By Lisa Smith Molinari
National Society of Newspaper Columnists
Ever had one of those days when everything just falls into place?
Yeah, me neither.
The ever-increasing demands of the 21st Century have made time management more difficult for everyone, including columnists.
Columnists no longer sit quietly in the air-conditioned comfort of their newspaper offices, peacefully tapping out their columns while they wait for calls from their literary agents. No one brings them coffee, no one publicizes for them, and no one hands them big fat advance checks.
Why? Because columnists are not just columnists anymore. We are also freelancers, editors, bloggers, authors, and public speakers. Many of us have “day jobs,” and others are stay-at-home-parents who write from kitchen desks that are shared with sticky resident grade schoolers, brooding teenagers, and finicky felines.
And today, as I try to muster the self-discipline to churn out another weekly column in the midst of our chaotic family life, I wonder if one day, I simply won’t have it in me anymore.
For inspiration, I turn to those who have come before. Those columnists who, despite it all, wrote prolifically without excuses.
There’s NSNC’s patron saint, Will Rogers, who in 1926, turned his weekly column into a daily feature for The New York Times. Every day, Rogers sent his unique written observations to his editor via telegram. “Will Rogers Says” was syndicated to nearly 40 million readers between 1922 and 1935.
Twin sisters, Pauline Phillips and Eppie Lederer, otherwise known by their respective pen names, Abigail Van Buren and Ann Landers, separately penned “Dear Abby” and “Ask Ann Landers” seven days a week from the mid-1950s until 2002. Pauline Phillips’ daughter, Jeanne Phillips, who writes “Dear Abby” today, showed us her boundless energy at our 2016 NSNC Conference in L.A., where Phillips gave a meticulously-prepared keynote speech, then chatted with us until late into the evening in the hospitality suite.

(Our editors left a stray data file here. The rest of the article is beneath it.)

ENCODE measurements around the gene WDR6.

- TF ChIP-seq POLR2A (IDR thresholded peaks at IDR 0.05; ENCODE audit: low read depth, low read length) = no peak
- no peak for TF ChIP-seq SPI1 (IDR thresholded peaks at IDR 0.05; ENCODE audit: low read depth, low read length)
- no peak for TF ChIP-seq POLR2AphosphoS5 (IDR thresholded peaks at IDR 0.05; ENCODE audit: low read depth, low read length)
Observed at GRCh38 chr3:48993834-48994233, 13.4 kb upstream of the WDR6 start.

Mike Royko wrote a daily column for the Chicago Daily News, Chicago Sun-Times, and Chicago Tribune from 1964 until 1997, and received the Pulitzer Prize for Commentary in 1972. Of Royko’s incredible productivity, author and broadcaster Studs Terkel said, “He is possessed by demons.”
Lewis Grizzard, a southern humorist who wrote columns for over two decades before his untimely death at age 47, likened the pressure of writing daily columns to “being married to a nymphomaniac… it’s a whole lot of fun for the first week.”
Art Buchwald wrote columns three times a week from 1950 until 1986, when he reduced it to twice weekly until shortly before his death in 2007. He also produced thirty books, and won the Pulitzer Prize for Commentary in 1982. “My God, he wrote nine zillion columns,” said Ben Bradlee, once executive editor of the Washington Post, of the famously sharp-witted political satirist.
Herb Caen wrote a quirky local daily column for the San Francisco Chronicle for almost 60 years. In 1996, Caen received a Pulitzer Prize special award for “extraordinary and continuing contribution as a voice and conscience of his city.” In a book about Caen’s life, Conrad Barnaby described Caen’s work as “more than 16,000 columns of 1000 words each … an astounding and unduplicated feat, by far the longest-running newspaper column in the country.”
After writing columns for $3 a piece on the typewriter in her bedroom for her neighborhood newspaper, housewife Erma Bombeck struck a deal – $50 for three columns a week – in 1965 with the Dayton Journal Herald. By 1985, Bombeck’s thrice-weekly column, “At Wit’s End,” was published in over 700 newspapers, she was making twice-weekly appearances on “Good Morning America,” and she had penned 11 best-selling books. And in 1992, while still writing her columns and books, she began daily home dialysis for hereditary kidney disease, a condition she had kept secret for years.
Recounting the incredible stories of our columnist heroes and heroines should give us all the kick in the pants we need to keep plugging away at our unique craft. But if you’re still not feeling inspired, perhaps this last humorous anecdote will jolt your senses:
During the 2012 NSNC Annual Conference in Macon, Georgia, attendees listened to a story about a prostitute who once propositioned the late columnist Lewis Grizzard in a bar in Mexico. “For one hundred American dollars I do anything you want!” she is supposed to have said. Grizzard exclaimed “Thank you, Jesus!” then pulled out a one hundred dollar bill, handed it to the prostitute and instructed, “Here. Go upstairs and write my next column.”